Einar Fredriksen commented
Our main request is Notification on Linux. If you guys are able to find a way to notify Linux users that they must check their MS Chat, then we're fine waiting for a full-blown Linux client.
Of course, by Notification I do not mean email :)
Kevin Ruschman commented
MANY developers (other than MS employees obviously) exclusively use Linux. This is an absolute must as the web application does not notify very well or at all as in Chromium.
my team has now switched from slack to teams, and I'm stuck because you guys as always make your software compatible with all platforms except linux. I'll probably be experimenting with open source alternatives until you guys get it right. while you're at it how about outlook or skype for business for linux?
+1 for this. Although given the choice I'll be happy to continue to run this in a browser if it was a choice between that and Lync/Video integration for Linux working.
Please please please bring this back! I don't want my Linux team to feel like second class citizens for everything they do with Microsoft! Also a lot of them have problems with the browser not being recognized properly and not allowing them to log in if it isn't recognized
Does the web app have all the features of the desktop app? Allowing calls, group calls, screen sharing etc? If not, then I think a native linux client is more than just a nice to have.
If you are having issues with dependencies and the variability of distros (wild guess), why not do a containerised version? Microsoft does work with docker these days.
Lukas Lani commented
now, when there is web client/interface out, this is not so critical anymore. Only as nice to have.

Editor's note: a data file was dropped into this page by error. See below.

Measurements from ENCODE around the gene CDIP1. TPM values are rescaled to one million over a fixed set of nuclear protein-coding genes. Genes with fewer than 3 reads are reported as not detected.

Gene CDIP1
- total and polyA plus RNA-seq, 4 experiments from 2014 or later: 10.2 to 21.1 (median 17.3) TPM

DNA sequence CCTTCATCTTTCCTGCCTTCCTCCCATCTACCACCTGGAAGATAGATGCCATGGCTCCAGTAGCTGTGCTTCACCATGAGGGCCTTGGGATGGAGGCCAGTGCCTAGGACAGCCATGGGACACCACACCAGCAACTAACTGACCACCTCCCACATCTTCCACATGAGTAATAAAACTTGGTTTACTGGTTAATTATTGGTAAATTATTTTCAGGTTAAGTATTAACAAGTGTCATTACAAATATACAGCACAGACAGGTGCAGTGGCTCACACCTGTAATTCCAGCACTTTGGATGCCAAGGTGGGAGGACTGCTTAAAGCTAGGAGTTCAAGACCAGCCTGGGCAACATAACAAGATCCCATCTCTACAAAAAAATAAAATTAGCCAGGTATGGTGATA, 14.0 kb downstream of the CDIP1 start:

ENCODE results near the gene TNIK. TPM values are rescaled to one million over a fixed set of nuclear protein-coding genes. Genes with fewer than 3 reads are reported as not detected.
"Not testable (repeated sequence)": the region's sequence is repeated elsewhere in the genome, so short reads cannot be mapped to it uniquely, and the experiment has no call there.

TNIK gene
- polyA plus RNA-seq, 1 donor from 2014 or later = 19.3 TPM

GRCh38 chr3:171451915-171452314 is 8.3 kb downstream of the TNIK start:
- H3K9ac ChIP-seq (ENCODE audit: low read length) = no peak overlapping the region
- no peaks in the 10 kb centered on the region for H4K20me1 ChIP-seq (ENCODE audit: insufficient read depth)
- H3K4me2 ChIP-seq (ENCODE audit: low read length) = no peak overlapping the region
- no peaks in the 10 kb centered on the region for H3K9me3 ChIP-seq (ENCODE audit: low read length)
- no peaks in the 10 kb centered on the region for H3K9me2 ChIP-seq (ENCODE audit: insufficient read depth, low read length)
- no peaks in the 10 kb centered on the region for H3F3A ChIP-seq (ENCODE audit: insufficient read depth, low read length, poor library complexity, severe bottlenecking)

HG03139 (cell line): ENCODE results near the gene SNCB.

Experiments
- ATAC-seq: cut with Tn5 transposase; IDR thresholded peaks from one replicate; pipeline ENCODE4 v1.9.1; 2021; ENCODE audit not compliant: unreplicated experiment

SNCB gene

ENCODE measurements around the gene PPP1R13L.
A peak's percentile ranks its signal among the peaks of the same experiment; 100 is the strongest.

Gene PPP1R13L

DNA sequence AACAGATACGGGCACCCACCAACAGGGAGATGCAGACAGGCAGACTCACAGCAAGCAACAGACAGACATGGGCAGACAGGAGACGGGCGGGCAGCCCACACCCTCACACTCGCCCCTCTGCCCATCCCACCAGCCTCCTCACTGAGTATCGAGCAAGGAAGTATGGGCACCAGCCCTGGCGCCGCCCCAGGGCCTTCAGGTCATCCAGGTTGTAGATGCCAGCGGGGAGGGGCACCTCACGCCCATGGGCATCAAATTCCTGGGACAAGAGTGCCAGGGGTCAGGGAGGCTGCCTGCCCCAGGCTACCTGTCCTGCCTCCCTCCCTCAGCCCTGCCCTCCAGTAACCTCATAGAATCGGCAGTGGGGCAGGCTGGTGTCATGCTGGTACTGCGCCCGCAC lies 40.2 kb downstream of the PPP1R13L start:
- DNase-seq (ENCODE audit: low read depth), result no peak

Brent Watson commented
Having a Linux version is an absolute must for us, in our industry / company we have more Linux than Windows machines and not having a Linux version is causing me a lot of issues. I am being challenge our head of Dev to consider going back to Slack as the main company comms tool, which I do not want to do, but I need a time line for the Linux version.
I think Teams is a great tool and still very embryonic, when it is more mature it will rock over all others.
Felix Rabe commented
Some people form my company created a simple Electron wrapper around the MS Teams web-version. Big pro: It gives you desktop notifications!
Maciej Michałek commented
You've got to be kidding. No Linux client? What is here to review? Lot's of developers are using Linux, we need client for them, otherwise TEAMS will be useless.
Mario Toffia commented
For us this is the no #1 thing that slack still is in wide use in my company. We got lots of Linux developers and as long as they don't have a native Linux client we're stuck with slack... Hard to argue in that case.
Vyacheslav Lanovets commented
Support for Linux is very important for our company. While majority of employees use only Windows, especially in Sales, many engineering teams are mixed. Linux client and external users support are both very important.